Large Crowds See Edward and His
NzwYonr, Sept. 28.-Commenting on
King Edward's movements, the London
correspondent of The Tribune says:
"The king disposed of a large amount
Qf business before taking the train for
Scotland. It has been reported errone
ously that the American ambassador
ogl'd be among the gaestsat Balmoral,
bu m the Ing made a poiht of seeing him
gt arbqrohghi House and received nu
mrous niessages sent from the Ameri
"The station was decorated for the de
e of the king and queen last night
4tere were large crowds of specta
tbr awaiting their approach, as well as
in PaU iall, to see the carriage drive
of. This is their first visit to Scotland
snce the opening of' their reign. No
date has been arranged for the journey
o Ireland, but it will probably be one
of the events of the coronation year.
The work of refurnishing and decorat
Ig Buckingham palace is iwell ad
vanceii and the king will be in residence
there when parliament assembles in
STRIKE ON THE "ALLEY L."
First in the History of Chicago
CHICAGO, Sept. 28, -After an all night
session, the operating employes of the
South Side Elevated railroad (the Alley
L) struck at 5 o'clock this morning, be
cause of the refusal of the company to
grant a horizontal increase of 25 cent.
per man for a 10-hour day. The deci
sion to strike came after a committee
ad failed to secure any satisfactory re
sponse to an ultimatum sent to Presi
dbft Leslie Carter's home at 3 o'clock
Over 800 meni are gut. The road, how
ever, is not tied up, for as soon as the
potce had been given to strike, the com
pany pressed into service all the extra
men they could get hold of, and the
trains are now running with a good deal
of regularity. -
The strike is the first in the history oi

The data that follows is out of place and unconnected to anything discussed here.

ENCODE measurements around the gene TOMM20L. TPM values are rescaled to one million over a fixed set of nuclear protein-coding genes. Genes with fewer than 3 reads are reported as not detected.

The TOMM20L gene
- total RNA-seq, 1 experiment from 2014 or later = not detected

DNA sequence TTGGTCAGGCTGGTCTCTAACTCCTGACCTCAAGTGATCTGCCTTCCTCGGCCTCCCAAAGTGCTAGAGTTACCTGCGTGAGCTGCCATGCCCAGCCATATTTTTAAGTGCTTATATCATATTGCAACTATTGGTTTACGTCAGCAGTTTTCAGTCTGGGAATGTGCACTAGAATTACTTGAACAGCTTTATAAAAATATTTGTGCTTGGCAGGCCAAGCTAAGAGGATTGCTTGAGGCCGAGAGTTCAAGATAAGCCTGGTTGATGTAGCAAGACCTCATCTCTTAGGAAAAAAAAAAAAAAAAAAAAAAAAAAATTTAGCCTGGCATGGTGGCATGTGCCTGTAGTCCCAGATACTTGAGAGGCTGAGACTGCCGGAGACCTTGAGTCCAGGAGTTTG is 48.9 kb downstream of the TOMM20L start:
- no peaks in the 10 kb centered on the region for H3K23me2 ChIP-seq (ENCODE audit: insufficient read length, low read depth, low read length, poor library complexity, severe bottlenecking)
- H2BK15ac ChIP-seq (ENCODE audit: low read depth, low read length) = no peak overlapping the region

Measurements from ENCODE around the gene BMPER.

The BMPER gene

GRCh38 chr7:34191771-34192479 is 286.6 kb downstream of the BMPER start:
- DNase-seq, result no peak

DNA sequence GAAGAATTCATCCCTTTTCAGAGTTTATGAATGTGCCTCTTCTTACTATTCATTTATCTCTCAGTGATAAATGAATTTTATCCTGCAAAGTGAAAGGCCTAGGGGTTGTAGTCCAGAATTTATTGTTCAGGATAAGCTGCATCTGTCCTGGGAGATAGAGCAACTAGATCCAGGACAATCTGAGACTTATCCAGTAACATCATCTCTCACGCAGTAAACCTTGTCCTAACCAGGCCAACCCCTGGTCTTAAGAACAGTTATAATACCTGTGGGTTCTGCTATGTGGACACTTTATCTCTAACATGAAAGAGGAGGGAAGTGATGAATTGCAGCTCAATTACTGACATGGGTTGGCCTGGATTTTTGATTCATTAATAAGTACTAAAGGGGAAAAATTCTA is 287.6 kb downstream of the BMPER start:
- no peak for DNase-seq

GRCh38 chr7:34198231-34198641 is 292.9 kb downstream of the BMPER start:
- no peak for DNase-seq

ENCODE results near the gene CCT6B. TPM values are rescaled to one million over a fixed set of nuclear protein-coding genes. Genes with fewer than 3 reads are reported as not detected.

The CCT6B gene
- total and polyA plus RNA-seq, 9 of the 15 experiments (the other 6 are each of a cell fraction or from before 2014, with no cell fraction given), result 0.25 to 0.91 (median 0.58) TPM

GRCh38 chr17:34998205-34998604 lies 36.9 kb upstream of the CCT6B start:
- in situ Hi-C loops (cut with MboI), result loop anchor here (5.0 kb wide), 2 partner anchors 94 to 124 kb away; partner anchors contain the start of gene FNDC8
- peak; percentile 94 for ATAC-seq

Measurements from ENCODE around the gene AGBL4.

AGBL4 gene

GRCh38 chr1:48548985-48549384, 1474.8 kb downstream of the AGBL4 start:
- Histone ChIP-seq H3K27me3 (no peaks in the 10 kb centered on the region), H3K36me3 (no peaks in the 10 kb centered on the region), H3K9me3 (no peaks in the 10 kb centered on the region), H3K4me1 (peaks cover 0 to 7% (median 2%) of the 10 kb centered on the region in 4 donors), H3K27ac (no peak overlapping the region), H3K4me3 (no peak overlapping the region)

the Chicago elevated railroads.
Missionaries Going to China.
SE.LmE, Wash., Sept. 28.-Advano4.
notice has been given that a party of 18
missionaries, who are returning $o the
mielon fields of China, will arrive in
this city Monday. In the party are
Rev, and Mrs. W. P. Knight and child,
Rev, and Mrs. A. *W. Lag rquist and
four children, Miss Miller, -iss Irvin,
Miss Bengdon and Miss Walters. The
latter two are-new in the field, u the
other members of the party were dien
from China during the recent trou6s.
Consul General Appointed.
SANx FRAsCIsco, Sept. 28.-The posi
tion of consul general for Great Britain
in this city has been filled by the ap.
pointment of Sir William Ward, al
'esent consul gener-alit Hainburg. The
eath of W. C. Pickersgill in this city
two months ago left the position vacant.
Sne then Wellesly Moore has bees
stng consul general.
The Plague at Naples.
NEw Yonx, Sept. 28.-The Naples,
Italy, correspondent of The Herald says:
"There is the very best authority for
ttng that since the ten cases osi
plague, with five deaths, wei'e cer~ifiei
up to Wednesday, no fresh cases-4M4
Arriving at a Total.
Tax Collector-How much Is your
Mrs. Wise-About a million.
Tax Collector-Are you sure?
Mrs. Wise-Oh, yes. You see, the
jury awarded him $2,000 for the loss
of a finger. I think In proportion the
rest of him would be worth about 500
times as much.-Chicago News.
Losing Nio chances.